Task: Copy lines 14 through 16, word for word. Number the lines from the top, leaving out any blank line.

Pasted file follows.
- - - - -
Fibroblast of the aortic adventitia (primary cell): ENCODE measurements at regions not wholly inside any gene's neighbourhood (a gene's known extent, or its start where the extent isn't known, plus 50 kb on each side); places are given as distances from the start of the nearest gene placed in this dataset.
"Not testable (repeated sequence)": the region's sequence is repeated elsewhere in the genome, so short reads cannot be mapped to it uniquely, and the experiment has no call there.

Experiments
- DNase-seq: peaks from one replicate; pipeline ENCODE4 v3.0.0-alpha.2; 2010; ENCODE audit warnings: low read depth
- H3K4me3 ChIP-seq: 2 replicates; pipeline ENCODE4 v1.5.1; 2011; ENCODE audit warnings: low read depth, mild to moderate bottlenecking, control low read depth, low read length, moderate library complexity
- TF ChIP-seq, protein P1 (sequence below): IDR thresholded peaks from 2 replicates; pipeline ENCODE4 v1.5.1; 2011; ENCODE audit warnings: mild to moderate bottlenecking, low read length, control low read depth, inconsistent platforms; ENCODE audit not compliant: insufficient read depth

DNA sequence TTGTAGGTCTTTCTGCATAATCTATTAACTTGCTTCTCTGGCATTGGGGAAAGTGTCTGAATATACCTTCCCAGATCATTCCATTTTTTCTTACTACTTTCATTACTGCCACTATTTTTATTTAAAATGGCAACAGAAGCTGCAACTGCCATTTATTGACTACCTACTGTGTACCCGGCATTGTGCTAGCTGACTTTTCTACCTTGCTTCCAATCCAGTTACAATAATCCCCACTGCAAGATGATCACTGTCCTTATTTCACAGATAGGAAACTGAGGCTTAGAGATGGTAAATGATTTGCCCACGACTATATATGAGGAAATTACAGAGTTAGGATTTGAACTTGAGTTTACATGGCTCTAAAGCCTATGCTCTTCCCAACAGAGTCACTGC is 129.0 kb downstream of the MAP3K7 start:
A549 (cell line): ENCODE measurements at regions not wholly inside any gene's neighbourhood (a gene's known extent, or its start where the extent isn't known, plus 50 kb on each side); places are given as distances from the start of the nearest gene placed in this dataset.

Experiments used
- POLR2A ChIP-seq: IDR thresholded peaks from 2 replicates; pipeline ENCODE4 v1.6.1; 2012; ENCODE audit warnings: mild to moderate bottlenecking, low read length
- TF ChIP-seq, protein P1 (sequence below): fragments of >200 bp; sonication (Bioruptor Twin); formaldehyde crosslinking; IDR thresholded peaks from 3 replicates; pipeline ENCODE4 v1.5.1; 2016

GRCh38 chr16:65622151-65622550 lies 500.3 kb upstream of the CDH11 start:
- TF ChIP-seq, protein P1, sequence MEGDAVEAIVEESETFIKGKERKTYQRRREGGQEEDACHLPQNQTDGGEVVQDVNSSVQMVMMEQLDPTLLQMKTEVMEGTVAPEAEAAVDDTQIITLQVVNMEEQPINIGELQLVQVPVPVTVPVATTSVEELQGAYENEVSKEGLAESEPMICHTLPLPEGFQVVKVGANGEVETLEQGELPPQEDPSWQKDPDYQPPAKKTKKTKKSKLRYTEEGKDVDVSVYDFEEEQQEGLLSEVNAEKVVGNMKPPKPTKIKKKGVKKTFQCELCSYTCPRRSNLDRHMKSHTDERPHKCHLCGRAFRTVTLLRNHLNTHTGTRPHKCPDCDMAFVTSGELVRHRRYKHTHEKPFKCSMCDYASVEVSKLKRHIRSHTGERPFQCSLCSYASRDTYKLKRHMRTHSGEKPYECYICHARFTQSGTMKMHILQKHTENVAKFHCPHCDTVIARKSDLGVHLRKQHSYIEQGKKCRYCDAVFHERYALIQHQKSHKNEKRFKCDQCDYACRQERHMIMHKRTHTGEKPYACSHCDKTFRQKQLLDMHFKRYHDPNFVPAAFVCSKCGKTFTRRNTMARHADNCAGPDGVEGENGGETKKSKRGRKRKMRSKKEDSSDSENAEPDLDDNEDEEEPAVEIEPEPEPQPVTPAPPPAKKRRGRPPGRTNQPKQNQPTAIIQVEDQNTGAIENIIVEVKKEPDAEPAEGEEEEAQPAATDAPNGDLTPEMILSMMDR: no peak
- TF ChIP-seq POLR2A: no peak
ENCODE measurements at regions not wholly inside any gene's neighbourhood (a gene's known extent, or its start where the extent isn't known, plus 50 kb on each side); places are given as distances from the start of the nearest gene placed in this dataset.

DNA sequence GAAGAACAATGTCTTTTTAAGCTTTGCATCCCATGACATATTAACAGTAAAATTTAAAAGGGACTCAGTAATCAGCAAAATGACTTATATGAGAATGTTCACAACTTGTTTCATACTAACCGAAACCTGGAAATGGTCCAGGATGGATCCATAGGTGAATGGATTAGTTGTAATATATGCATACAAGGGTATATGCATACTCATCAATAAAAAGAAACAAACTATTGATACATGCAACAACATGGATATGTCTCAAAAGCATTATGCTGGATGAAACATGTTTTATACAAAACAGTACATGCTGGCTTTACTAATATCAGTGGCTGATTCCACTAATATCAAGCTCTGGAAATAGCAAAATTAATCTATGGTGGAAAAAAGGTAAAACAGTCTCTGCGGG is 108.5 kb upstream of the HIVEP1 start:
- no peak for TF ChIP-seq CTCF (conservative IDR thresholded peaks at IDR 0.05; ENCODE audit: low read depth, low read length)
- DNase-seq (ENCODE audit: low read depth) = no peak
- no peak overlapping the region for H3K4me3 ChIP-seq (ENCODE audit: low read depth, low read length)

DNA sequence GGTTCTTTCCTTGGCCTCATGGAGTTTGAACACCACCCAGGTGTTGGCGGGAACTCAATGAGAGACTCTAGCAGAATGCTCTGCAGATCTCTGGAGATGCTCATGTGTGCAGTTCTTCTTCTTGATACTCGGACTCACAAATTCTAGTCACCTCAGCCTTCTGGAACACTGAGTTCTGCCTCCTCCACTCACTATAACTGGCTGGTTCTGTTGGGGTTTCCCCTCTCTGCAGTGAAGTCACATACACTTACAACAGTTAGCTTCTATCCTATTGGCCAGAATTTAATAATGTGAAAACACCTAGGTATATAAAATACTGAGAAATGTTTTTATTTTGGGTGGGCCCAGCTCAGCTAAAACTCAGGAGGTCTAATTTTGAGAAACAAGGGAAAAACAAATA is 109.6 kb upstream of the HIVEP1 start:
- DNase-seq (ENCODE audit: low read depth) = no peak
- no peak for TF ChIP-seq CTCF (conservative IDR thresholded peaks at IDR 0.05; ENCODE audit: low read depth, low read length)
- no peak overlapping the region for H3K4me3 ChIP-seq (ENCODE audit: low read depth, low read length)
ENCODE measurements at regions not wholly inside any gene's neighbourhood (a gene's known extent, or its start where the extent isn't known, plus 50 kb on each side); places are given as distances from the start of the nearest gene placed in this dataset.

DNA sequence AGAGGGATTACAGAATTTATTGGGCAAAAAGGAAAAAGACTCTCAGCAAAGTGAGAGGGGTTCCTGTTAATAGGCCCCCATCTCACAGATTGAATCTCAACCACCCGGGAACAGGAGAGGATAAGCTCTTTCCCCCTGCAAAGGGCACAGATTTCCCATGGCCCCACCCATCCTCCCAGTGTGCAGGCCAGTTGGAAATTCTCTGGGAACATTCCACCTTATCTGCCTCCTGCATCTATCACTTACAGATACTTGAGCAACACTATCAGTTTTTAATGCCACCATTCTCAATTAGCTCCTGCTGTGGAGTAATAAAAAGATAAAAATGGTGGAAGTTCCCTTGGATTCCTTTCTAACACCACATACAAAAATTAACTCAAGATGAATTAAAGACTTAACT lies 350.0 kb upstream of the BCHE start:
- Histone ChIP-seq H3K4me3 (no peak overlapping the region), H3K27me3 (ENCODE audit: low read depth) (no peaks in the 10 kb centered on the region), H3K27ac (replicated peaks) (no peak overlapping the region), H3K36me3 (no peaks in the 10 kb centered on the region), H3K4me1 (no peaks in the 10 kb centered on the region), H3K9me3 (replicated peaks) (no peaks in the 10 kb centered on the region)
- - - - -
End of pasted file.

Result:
- TF ChIP-seq POLR2A: no peak
ENCODE measurements at regions not wholly inside any gene's neighbourhood (a gene's known extent, or its start where the extent isn't known, plus 50 kb on each side); places are given as distances from the start of the nearest gene placed in this dataset.

DNA sequence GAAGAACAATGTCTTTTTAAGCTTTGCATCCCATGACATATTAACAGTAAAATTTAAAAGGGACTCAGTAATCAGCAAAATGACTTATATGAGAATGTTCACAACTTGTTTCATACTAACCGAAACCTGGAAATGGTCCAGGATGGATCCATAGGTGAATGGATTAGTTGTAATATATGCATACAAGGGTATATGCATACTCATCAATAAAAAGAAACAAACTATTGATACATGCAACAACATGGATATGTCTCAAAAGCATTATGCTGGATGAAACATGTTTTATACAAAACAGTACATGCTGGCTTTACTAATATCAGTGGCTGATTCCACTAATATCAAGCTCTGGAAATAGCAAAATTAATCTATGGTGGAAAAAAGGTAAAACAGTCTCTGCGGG is 108.5 kb upstream of the HIVEP1 start: